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9/11. It’s the connection that my country (America) has had for nearly fourteen years, and always will have with violent Islamist extremism. The Ground Zero site has been rebuilt of course and now includes the 9/11 Memorial Museum. But, the image we see every year of those two beams of light shining upward into the New York City night sky, instantly re-injects the memories and feelings of that day into the hearts and minds of every American and many around the world.

We will always have this connection with what violent Islamist extremism can do. Thirteen and a half years later, however, the United States still is not doing what we should to engage with what is at the root of the violence and terrorism. Both in political discourse and as a civil society, we have to start engaging Islamism (the desire to impose any interpretation of Islam over society by law) in a battle of ideas and ideology. Doing this would not only help our country’s standing in the world, not only help our society uphold one of the secular, democratic values we say we hold most dear, it would also help Americans who are Muslim be that and just that, Americans who are Muslim.

In our current political discourse, neither the left nor the right are doing their jobs properly when it comes to this. President Obama, although very well-intentioned, held a summit on “violent extremism” and followed that up by enigmatically urging a fight against a “threatening ideology”. This has been compounded by others on the left doing everything they can to completely uncouple Islamist extremist/jihadist actions from religious motivation. It must be politics, it must be economics, it can’t have a religious link, as if the men (and women) of ISIL are meeting up in Syria and Iraq as part of a terrorism adventure camp.

Outside of those on the right who still believe in the military first, military last option for the Middle East, “Islamism” is too often interchanged with “Islamic”. Yes, the religious motivation link is acknowledged, but it’s rarely done with the purpose of either separating Islamism from Islam the faith or of using “Islamism” as a term to isolate the extremists. In civil society discourse, the language gets more diverse but more unhelpful. We speak of “radical Islam” or “militant Islam”. There is recognition that what we are speaking of is most likely not the Islam of ones’ immediate neighbors but the grey area between the two is far too large. Additionally, those who go to join ISIL are seen as isolated cases and people who must have been disturbed or psychopathic. Too little thought has been given to ISIL’s unfortunately slick and successful promotion and marketing.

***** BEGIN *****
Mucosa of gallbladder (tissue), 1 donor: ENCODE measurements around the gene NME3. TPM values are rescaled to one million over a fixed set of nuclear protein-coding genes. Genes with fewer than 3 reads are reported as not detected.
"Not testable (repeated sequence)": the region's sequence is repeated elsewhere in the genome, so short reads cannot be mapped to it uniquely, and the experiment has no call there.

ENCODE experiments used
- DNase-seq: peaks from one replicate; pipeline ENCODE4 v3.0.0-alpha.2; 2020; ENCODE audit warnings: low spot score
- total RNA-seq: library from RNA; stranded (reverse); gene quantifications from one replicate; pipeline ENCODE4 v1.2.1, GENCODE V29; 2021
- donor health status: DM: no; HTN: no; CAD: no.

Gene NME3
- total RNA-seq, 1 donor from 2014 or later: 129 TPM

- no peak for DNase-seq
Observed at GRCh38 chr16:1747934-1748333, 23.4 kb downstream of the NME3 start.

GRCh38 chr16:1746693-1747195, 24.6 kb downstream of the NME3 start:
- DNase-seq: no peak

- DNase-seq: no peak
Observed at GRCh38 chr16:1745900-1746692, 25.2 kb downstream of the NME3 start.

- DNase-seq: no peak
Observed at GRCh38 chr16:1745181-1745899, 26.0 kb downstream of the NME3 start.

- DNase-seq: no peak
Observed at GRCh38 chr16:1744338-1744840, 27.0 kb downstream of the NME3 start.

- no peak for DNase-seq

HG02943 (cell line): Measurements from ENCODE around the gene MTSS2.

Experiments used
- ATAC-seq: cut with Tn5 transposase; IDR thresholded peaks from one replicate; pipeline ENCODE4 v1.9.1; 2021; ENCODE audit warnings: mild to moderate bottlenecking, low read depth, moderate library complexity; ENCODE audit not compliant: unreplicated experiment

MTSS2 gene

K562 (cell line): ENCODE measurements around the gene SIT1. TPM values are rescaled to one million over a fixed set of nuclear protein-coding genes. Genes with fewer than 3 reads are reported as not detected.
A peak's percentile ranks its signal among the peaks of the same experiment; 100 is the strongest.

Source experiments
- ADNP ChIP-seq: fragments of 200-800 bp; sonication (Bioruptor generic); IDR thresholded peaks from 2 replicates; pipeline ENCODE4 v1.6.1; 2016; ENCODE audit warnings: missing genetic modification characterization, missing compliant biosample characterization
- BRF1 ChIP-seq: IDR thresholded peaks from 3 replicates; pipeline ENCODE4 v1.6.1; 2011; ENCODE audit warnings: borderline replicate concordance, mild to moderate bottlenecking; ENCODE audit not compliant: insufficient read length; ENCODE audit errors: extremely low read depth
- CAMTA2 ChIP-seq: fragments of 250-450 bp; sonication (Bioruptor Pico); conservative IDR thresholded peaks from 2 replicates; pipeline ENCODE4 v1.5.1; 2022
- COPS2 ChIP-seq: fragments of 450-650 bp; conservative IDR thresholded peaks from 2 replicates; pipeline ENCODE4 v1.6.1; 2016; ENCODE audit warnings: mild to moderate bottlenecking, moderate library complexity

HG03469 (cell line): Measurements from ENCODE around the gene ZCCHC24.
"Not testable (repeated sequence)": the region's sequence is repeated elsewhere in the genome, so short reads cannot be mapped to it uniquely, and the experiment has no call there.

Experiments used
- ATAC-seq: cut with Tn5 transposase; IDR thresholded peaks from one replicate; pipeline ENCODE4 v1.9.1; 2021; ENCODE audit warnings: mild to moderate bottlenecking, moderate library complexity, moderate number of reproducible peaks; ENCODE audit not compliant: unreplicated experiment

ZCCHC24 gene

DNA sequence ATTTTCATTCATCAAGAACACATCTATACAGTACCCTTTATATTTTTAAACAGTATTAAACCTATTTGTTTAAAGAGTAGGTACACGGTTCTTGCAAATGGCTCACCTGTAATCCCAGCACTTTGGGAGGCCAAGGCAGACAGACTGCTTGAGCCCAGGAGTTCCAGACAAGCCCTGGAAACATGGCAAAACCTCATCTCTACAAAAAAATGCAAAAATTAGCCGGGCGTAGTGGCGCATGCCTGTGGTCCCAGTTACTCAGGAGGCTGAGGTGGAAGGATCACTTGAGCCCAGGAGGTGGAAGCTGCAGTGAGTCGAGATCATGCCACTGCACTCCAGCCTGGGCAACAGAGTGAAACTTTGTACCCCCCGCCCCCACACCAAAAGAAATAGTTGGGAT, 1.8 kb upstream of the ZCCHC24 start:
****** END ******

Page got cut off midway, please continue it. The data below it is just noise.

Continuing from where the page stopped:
Right now, we are simply not where we should be as a country. Perversely, maybe if we had the numbers of our citizens going to join ISIL that Europe has seen, rather than “only” 180 or so, we might be in a better spot. With the alarming numbers of home-grown Europeans going off to fight in the desert, much of especially western Europe has been forced to deal with the issue of ISIL’s appeal. That is not to say that more comprehensive strategies for combating Islamist extremism are not needed. Maybe this is where the United States can pick up some of the slack and get to where we should be as a country.

Naming and engaging with Islamism as an ideology would first have an international benefit to our country. It would allow an immediate dent to be put into the “Crusader/US is at war with all Islam” narrative. It would help to reverse some of the hangover of mistrust from our recent military incursions into the Middle East, and would allow us to be better able to keep the moral high ground when involvement in the region, military or not, was warranted.

A second benefit of our full engagement with Islamism would be an improved ability within our civil society to uphold and reaffirm one of our most important foundational values. By re-emphasizing the freedom of religion granted by our foundational document to all, it would enable us to take a weapon away from the Islamist recruiters. What resonance would a message of Muslims trying to practice their faith being under persecution and siege (with Islamism being the answer) have in an environment in which freedom of religion for all was being brazenly upheld and touted as a strength not as a weakness? Finally, our full engagement with Islamism would allow American Muslims to reclaim “Muslim” as a term of identity back from the Islamists who say only their kind of Islam is strong enough to resist its (and your) enemies, and from those on the American Right who right now, when they hear “American Muslim” think, at best, “American terrorist-sympathizer”.

We will always have the connection we have with Islamist extremism through 9/11. But, we can lead the countries that defeat it by proudly claiming our secular, democratic, liberal values and the true tolerance that comes from them.

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